Paul Paul Williams
Academy Award winner Paul Williams felt at home on the stage at an early age. He describes himself as “one of those kids who showed up in the Midwest at talent shows singing ‘Danny Boy,’” and recalls his dad getting him up in the middle of the night to sing for him. Singing was a welcome distraction from the pain of always being the “new kid” – his father’s job as a construction project manager landed young Paul in nine different schools in as many years. But he almost gave up singing permanently when his dad died in an alcohol-related one-car crash in 1954 when Paul was just 13.
Shipped off to live with an aunt in Long Beach, California, Williams didn’t feel he had much to sing about anymore. Fortunately for all his future fans, though, his close proximity to Hollywood was too much to fight. It wasn’t long before he knew he wanted to act. A few breaks in the ‘60s seemed promising, but they didn’t pan out, and depression began to set in. It was then that Williams turned to writing songs as a form of home therapy. It was a true example of that old adage, “one door closes, another door opens,” and soon Paul Williams “the singer” was on his way.
Even as he became a household name, Williams was battling a family history of alcoholism. “We were raised in a household where alcohol was the reward for a hard day’s work,” he recalls. “It was always around.” Paul recalls his father as a sweet man but an alcoholic who never sought treatment or even recognized his addiction. It was the norm for his dad to stop by the local bootlegger’s house on Sundays and pick up a bottle.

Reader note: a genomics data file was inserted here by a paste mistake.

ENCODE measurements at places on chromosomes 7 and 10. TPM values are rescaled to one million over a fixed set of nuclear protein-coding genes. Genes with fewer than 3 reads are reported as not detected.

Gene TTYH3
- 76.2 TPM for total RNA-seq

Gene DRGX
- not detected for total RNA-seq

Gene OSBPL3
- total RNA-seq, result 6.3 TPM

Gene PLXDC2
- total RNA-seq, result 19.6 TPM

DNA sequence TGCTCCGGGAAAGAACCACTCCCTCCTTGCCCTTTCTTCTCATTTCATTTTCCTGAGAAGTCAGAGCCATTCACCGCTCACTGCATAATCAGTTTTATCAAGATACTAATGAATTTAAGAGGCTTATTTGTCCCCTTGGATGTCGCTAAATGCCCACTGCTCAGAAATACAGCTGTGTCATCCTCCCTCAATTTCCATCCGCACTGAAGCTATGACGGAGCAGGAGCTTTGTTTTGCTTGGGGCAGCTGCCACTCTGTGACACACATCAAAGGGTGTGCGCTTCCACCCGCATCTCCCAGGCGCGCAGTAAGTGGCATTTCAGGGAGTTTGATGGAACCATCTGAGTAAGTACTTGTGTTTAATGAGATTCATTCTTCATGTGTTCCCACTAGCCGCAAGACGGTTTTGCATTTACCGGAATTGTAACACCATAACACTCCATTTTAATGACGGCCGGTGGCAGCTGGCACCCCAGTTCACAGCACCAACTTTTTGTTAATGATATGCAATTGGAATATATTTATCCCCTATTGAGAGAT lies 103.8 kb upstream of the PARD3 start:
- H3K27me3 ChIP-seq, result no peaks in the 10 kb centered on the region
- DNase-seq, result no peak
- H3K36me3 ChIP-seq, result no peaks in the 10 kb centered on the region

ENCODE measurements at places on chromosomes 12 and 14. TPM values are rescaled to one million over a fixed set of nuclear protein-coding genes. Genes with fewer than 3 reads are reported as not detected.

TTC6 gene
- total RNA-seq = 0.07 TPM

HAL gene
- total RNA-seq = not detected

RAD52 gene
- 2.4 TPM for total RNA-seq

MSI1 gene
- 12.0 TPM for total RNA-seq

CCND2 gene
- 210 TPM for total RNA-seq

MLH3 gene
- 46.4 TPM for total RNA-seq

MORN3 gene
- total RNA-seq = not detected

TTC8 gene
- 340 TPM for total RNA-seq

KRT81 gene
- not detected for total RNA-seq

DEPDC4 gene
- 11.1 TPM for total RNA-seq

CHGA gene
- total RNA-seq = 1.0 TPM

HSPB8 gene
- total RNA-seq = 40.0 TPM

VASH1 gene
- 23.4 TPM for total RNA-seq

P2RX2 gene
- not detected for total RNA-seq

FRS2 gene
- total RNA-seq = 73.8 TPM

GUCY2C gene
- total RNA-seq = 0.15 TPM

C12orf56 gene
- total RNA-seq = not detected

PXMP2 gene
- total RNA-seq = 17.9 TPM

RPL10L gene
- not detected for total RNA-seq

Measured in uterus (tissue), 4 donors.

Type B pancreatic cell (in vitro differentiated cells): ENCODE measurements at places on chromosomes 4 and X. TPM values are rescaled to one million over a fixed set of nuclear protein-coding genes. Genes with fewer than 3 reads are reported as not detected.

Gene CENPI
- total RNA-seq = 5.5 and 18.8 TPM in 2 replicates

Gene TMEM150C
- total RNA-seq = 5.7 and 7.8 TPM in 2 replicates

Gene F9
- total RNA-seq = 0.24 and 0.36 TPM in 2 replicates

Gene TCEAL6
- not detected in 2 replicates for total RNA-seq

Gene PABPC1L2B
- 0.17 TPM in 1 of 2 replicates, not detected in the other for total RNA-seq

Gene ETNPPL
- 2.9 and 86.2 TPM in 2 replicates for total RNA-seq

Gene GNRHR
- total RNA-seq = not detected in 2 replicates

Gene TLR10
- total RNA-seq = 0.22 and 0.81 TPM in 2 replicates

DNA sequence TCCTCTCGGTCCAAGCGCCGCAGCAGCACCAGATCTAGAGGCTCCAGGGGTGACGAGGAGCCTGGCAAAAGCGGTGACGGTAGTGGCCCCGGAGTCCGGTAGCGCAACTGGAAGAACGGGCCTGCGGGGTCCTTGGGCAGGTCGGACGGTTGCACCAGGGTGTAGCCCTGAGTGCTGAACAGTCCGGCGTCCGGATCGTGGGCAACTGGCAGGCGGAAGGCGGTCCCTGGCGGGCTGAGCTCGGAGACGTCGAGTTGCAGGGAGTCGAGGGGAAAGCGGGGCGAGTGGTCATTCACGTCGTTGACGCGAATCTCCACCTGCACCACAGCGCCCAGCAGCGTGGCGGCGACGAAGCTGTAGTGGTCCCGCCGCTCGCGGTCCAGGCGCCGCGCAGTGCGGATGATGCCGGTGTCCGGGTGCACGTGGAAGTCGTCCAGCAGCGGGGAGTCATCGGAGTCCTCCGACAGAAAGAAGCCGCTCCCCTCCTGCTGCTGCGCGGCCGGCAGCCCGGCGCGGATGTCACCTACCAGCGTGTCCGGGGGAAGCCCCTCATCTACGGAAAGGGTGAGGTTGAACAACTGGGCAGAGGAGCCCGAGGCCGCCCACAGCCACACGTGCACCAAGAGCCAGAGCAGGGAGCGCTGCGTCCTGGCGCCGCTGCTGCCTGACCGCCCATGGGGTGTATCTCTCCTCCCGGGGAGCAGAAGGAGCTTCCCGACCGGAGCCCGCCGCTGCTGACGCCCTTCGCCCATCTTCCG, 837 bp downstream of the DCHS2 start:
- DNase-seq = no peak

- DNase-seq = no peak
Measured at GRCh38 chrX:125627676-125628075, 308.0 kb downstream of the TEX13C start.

His father’s untimely death didn’t deter Paul from drinking himself, though. “I drank with my buddies in high school—it was a rite of passage,” he recalls. “The thing I remember was not so much enjoying the alcohol as the feeling of being one of the guys. Looking back it was a temporary cure for feeling ‘different.’ Something I hear again and again from other recovering alcoholics.”
It’s not always easy for someone in the process of addiction to see when they cross the line from “use” to “abuse,” but Paul pinpoints a time in the late ‘70s when his career was thriving. “That decade was an amazing span of accomplishment, productivity and discipline … it’s also the decade when I went from ‘different’ to ‘special.’” He’s talking about reaching a celebrity status that he calls as addicting for some as any chemical substance invented. Finally, he felt like he belonged somewhere – and he used alcohol and drugs to celebrate the achievement. Before long, though, those substances were needed just to make Williams look like he could handle it all, to avoid the feelings of fear that fame brought with it.
What was Williams, who seemed to be on top of the world, trying to escape? “It’s interesting. We self-medicate our feelings away, and the awakening that comes with sobriety has a lot of information in it that slipped by during the storm,” he says, adding, “I had no idea I’d survived such a terrible childhood until I was many years sober.”
He now refers to the ‘80s as the “Ishtar” years. As his addiction escalated, he hid out, turning down job offers and avoiding appointments. The party was long over, and now Williams was left alone, hiding in his bedroom peering out the venetian blinds to look for the police he was sure were coming to get him. Psychosis began to creep into his psyche.